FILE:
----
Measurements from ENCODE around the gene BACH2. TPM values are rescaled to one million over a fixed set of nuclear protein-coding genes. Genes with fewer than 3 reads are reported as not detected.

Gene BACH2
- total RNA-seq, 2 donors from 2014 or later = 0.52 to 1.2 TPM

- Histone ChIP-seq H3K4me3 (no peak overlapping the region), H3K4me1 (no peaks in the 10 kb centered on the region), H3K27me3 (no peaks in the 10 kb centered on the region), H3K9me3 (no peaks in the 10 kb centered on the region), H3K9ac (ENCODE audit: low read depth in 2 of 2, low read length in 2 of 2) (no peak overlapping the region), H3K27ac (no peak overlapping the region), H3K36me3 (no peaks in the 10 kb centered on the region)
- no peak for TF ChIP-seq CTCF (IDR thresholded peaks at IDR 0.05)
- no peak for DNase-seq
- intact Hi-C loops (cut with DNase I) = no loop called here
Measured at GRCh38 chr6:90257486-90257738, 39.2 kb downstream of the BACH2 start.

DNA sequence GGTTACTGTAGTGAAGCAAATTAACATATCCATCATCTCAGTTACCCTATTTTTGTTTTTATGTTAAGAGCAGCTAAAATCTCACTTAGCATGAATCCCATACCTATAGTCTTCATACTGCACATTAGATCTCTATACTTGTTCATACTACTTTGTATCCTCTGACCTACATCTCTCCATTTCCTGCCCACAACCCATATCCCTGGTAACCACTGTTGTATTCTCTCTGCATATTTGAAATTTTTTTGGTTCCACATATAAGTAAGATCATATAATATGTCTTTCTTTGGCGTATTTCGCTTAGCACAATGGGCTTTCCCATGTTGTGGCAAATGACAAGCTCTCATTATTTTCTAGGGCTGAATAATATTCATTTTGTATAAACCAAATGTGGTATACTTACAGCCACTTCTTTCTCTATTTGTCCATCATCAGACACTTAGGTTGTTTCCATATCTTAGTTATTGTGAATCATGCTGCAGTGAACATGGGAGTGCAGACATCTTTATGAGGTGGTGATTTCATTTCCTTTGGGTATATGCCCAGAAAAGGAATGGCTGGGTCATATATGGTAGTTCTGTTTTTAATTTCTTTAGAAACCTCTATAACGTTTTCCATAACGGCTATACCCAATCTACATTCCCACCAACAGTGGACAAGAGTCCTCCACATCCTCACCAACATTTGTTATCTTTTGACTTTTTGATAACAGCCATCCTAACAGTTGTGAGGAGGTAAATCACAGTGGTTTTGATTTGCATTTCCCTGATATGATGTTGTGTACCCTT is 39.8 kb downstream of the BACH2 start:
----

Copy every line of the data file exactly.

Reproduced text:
Measurements from ENCODE around the gene BACH2. TPM values are rescaled to one million over a fixed set of nuclear protein-coding genes. Genes with fewer than 3 reads are reported as not detected.

Gene BACH2
- total RNA-seq, 2 donors from 2014 or later = 0.52 to 1.2 TPM

- Histone ChIP-seq H3K4me3 (no peak overlapping the region), H3K4me1 (no peaks in the 10 kb centered on the region), H3K27me3 (no peaks in the 10 kb centered on the region), H3K9me3 (no peaks in the 10 kb centered on the region), H3K9ac (ENCODE audit: low read depth in 2 of 2, low read length in 2 of 2) (no peak overlapping the region), H3K27ac (no peak overlapping the region), H3K36me3 (no peaks in the 10 kb centered on the region)
- no peak for TF ChIP-seq CTCF (IDR thresholded peaks at IDR 0.05)
- no peak for DNase-seq
- intact Hi-C loops (cut with DNase I) = no loop called here
Measured at GRCh38 chr6:90257486-90257738, 39.2 kb downstream of the BACH2 start.

DNA sequence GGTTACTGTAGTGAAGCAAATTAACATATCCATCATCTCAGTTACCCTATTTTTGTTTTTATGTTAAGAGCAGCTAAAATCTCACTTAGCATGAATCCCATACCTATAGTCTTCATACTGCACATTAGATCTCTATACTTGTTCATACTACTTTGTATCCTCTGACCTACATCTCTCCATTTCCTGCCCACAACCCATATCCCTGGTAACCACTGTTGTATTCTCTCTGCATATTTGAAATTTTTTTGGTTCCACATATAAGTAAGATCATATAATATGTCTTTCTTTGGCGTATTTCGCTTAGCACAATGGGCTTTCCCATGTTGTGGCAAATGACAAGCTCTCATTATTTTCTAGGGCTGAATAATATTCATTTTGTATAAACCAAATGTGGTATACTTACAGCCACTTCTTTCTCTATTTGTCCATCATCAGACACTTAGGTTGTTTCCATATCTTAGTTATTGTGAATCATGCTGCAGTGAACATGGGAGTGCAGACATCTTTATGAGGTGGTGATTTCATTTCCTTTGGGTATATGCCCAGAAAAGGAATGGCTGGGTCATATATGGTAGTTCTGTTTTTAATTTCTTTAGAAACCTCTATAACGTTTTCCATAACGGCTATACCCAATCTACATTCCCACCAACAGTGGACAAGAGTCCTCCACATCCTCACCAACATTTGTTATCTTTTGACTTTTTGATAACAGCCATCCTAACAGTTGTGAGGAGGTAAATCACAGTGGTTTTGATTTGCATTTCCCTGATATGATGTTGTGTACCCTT is 39.8 kb downstream of the BACH2 start: